India bans citizenship law protests as death toll hits 14

NEW DELHI — Police banned public gatherings in parts of the Indian capital and other cities for a third day Friday and cut internet services to counter growing protests against a new law that critics say marginalizes Muslims. Fourteen people have died so far and more than 4,000 have been detained, officials said.

Thousands of protesters stood inside and on the steps of New Delhi’s Jama Masijd, one of India’s largest mosques, after Friday afternoon prayers. They waved Indian flags and shouted slogans against the government and the citizenship law, which opponents contend threatens India’s secular democracy in favor of a Hindu state.

Police banned a proposed march from the mosque to an area near Parliament and sprayed protesters with water cannon blasts to prevent them from meeting up with more demonstrators about 4 kilometers (2 1/2 miles) away in central Delhi.

Much of the violence was in the northern state of Uttar Pradesh, where protesters set fire to police posts and vehicles and hurled rocks at security forces. The death toll rose to 14 after Avanish Awasthi, a spokesman for Uttar Pradesh, said late Friday that six people had died during clashes between demonstrators and police.

Most of the detentions also were in Uttar Pradesh, where more than 100 have been arrested and 3,305 detained since Thursday, said state police chief O.P. Singh.

Many of the protesters are angered by a new law that allows Hindus, Christians and other religious minorities who are in India illegally to become citizens if they can show they were persecuted because of their religion in Muslim-majority Bangladesh, Pakistan and Afghanistan. The law does not apply to Muslims.

Critics have slammed it as a violation of the country’s secular constitution and label it the latest effort by Prime Minister Narendra Modi’s Hindu nationalist-led government to marginalize India’s 200 million Muslims. Modi has defended the law as a humanitarian gesture.

In New Delhi, about 10,000 demonstrators outside Jamia Millia Islamia University collected signatures for a petition demanding the new citizenship law be scrapped. The university was the site of last weekend clashes in which students accused police of using excessive force.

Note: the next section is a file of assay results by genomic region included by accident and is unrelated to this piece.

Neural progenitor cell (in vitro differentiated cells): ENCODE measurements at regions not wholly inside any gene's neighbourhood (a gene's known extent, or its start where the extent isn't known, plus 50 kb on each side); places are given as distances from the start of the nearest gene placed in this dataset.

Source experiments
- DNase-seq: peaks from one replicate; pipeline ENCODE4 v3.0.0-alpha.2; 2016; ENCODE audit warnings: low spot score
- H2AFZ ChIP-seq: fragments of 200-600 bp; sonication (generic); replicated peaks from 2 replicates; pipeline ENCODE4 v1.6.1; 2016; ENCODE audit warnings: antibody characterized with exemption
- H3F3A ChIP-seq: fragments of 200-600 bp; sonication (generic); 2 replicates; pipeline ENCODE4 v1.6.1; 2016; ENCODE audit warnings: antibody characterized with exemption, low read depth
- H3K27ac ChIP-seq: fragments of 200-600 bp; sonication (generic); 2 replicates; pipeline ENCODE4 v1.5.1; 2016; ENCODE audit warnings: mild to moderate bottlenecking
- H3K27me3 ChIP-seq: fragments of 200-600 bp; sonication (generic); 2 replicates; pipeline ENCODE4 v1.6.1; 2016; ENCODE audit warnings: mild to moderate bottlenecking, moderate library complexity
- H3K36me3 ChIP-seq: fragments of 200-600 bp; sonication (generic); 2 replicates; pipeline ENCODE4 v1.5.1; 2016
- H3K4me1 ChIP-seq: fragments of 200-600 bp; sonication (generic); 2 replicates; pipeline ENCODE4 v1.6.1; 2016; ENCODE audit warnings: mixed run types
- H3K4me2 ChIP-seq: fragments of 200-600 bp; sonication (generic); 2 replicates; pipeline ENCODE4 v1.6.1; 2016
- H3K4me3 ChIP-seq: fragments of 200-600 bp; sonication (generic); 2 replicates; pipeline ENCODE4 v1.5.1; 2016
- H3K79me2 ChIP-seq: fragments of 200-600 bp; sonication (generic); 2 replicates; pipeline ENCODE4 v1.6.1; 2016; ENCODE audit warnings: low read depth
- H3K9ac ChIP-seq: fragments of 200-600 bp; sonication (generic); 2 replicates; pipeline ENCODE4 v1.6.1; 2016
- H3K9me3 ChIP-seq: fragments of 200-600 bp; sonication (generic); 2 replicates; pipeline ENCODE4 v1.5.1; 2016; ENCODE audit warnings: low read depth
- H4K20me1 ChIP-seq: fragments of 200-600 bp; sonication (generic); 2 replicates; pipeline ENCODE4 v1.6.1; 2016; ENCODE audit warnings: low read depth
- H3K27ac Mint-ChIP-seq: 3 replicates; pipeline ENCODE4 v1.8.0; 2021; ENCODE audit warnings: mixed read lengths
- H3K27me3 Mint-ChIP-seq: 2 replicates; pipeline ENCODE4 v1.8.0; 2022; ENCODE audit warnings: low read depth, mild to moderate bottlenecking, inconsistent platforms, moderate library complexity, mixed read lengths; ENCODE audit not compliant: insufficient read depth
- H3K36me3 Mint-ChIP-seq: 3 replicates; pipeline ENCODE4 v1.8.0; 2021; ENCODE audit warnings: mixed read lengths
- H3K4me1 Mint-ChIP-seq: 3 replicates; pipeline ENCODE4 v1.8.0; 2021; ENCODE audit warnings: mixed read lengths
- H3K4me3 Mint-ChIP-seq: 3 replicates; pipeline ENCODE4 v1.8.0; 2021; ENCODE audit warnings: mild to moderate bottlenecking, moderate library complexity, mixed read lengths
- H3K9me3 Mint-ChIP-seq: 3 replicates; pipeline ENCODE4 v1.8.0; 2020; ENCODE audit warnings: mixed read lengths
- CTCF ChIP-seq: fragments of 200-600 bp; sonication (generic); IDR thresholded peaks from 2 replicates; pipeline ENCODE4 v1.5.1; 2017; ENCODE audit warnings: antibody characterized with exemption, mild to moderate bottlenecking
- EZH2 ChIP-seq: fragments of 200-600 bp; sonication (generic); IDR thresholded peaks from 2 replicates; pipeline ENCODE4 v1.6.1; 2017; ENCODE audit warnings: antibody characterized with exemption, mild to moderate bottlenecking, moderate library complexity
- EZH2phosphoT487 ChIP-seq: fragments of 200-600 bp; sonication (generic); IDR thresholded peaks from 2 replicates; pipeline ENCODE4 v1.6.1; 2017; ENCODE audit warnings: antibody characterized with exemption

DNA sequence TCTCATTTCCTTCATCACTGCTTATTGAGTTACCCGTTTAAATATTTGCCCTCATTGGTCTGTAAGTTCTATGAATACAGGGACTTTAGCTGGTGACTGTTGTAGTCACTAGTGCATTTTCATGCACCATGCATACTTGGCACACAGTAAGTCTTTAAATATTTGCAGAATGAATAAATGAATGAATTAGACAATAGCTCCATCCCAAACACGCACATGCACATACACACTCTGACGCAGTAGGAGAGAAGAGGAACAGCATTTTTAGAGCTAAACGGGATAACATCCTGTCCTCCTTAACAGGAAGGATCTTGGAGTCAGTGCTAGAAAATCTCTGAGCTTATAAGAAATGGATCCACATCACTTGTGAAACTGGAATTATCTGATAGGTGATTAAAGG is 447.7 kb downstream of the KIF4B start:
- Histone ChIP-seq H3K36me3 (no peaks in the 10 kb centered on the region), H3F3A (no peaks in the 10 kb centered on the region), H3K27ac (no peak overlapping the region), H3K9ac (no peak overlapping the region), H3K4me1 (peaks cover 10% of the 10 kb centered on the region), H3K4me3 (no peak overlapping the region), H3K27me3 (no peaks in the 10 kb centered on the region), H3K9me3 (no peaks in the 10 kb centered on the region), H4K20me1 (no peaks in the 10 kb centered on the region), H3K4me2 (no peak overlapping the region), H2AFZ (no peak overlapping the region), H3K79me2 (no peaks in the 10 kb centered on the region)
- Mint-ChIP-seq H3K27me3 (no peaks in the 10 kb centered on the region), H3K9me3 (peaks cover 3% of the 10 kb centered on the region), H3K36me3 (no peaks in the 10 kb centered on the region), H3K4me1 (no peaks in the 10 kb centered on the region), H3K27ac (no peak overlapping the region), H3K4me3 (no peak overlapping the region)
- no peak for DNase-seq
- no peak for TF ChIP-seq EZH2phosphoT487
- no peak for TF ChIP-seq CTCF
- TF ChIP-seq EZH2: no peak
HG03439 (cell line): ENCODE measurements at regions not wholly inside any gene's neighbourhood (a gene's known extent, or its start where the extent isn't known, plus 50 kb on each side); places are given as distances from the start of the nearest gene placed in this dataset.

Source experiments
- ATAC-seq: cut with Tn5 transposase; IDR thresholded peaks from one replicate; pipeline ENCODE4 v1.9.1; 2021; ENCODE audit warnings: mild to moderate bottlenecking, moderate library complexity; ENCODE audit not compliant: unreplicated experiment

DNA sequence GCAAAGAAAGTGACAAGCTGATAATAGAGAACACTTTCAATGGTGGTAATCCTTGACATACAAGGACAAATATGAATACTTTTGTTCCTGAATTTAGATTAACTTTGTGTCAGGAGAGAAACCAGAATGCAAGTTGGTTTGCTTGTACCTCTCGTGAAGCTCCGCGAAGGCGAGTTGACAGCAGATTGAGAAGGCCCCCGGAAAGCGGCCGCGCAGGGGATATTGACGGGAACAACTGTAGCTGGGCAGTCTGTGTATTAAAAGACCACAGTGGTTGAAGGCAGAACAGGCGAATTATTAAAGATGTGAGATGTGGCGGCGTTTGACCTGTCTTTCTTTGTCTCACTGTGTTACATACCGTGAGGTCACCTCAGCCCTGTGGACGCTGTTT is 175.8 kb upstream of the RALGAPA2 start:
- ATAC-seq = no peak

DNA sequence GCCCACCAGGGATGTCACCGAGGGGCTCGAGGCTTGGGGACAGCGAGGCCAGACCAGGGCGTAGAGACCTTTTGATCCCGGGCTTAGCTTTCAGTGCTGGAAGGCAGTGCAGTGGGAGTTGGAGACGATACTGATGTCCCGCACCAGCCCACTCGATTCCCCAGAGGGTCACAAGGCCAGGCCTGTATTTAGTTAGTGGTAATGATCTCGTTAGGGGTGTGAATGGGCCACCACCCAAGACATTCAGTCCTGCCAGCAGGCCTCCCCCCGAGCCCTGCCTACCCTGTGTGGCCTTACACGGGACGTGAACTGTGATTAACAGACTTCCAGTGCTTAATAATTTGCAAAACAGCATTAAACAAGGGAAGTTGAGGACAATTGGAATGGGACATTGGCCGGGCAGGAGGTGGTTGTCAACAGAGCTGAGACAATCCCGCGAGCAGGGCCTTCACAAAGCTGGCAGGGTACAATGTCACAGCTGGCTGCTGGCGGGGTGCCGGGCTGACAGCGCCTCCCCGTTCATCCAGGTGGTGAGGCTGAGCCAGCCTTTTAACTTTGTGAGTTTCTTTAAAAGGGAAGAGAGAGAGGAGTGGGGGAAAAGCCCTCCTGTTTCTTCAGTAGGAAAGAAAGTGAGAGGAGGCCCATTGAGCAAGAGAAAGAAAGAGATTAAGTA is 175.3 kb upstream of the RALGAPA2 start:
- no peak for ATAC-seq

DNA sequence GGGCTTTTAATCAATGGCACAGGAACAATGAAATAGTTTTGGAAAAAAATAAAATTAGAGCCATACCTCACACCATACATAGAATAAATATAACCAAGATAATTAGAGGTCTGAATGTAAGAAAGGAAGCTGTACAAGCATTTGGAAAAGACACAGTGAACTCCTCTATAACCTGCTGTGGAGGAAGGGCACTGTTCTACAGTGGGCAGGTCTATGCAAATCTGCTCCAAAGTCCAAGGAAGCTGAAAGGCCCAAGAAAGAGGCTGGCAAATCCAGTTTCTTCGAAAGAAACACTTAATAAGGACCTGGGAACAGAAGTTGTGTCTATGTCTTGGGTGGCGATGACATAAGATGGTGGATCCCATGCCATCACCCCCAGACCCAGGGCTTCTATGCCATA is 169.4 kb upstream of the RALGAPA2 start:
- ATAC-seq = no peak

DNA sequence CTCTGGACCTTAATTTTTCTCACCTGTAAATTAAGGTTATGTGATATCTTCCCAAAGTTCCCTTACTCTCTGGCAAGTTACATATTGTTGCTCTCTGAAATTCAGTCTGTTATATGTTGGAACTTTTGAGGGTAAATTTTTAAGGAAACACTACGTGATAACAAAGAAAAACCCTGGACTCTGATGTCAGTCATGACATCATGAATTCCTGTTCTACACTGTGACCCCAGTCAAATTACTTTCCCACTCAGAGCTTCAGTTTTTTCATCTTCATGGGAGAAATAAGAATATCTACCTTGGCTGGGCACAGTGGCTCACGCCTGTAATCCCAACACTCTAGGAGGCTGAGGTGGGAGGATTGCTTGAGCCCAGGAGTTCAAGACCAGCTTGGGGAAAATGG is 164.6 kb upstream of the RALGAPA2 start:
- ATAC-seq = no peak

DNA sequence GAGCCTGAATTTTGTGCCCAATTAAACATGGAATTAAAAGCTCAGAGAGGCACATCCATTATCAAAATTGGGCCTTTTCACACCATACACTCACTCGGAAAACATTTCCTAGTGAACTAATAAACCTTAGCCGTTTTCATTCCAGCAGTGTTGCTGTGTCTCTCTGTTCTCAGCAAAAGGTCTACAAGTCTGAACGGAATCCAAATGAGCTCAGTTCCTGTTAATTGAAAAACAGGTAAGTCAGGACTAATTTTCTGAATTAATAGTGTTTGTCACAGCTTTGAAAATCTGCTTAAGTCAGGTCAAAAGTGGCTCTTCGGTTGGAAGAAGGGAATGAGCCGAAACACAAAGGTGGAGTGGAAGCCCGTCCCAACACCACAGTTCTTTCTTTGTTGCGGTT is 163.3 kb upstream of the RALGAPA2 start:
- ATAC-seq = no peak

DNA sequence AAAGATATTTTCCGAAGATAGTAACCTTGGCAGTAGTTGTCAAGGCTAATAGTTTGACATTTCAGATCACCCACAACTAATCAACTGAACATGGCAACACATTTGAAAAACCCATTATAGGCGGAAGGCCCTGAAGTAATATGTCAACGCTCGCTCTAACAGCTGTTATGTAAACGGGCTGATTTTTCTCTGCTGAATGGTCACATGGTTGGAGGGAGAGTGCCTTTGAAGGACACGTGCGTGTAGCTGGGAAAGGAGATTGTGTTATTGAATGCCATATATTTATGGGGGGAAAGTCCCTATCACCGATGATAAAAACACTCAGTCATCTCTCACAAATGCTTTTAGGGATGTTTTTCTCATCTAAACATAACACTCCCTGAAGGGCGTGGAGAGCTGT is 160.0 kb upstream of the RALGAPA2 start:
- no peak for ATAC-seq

The violence wasn’t limited to the streets. Surveillance video seen by The Associated Press shows police entering Highland Hospital in the southern city of Mangalore on Thursday night and using batons to disperse protesters who had taken shelter inside.

The video shows two policemen trying to kick open a hospital ward door and masked people running down a corridor. It also shows protesters throwing rocks at police and then barging into the hospital.

Employee Mohammad Abdullah said by phone that police entered the hospital and fired tear gas shells.

The protests began last week in the northeastern border state of Assam, the seat of a decades-old movement against migrants, and at predominantly Muslim universities and communities in New Delhi. But they have since grown to include a broad section of the Indian public.

A British colonial-era law banning the assembly of more than four people was in place in parts of the capital as well as in several cities in Assam and Uttar Pradesh.

Fears of an increase in immigration also are fueling the protests, and the law’s opponents include some Hindu conservatives in Modi’s Bharatiya Janata Party, who worry about more migrants in a country where public services for its 1.3 billion people are already highly strained.

“Some of the BJP’s own rank and file, the very people the party has sought to help, have come out against the law,” said Michael Kugelman, deputy director of the Asia Program at the U.S.-based Wilson Center.

Kugelman said the government’s failure to respond to the demonstrations, except to accuse political opponents of orchestrating them, is “likely to galvanize the protesters even more.”

The protests come amid an ongoing crackdown in Muslim-majority Kashmir, the restive Himalayan region stripped of its semi-autonomous status and demoted from a state into a federal territory last summer.

They also follow a contentious process in Assam meant to weed out foreigners living in the country illegally. Nearly 2 million people were excluded from an official list of citizens, about half Hindu and half Muslim, and have been asked to prove their citizenship or else be considered foreign.

India is also building a detention center for some of the tens of thousands of people the courts are expected to ultimately determine have entered illegally. Modi’s interior minister, Amit Shah, has pledged to roll out the process nationwide.

Critics have said the process is a thinly veiled plot to deport millions of Muslims.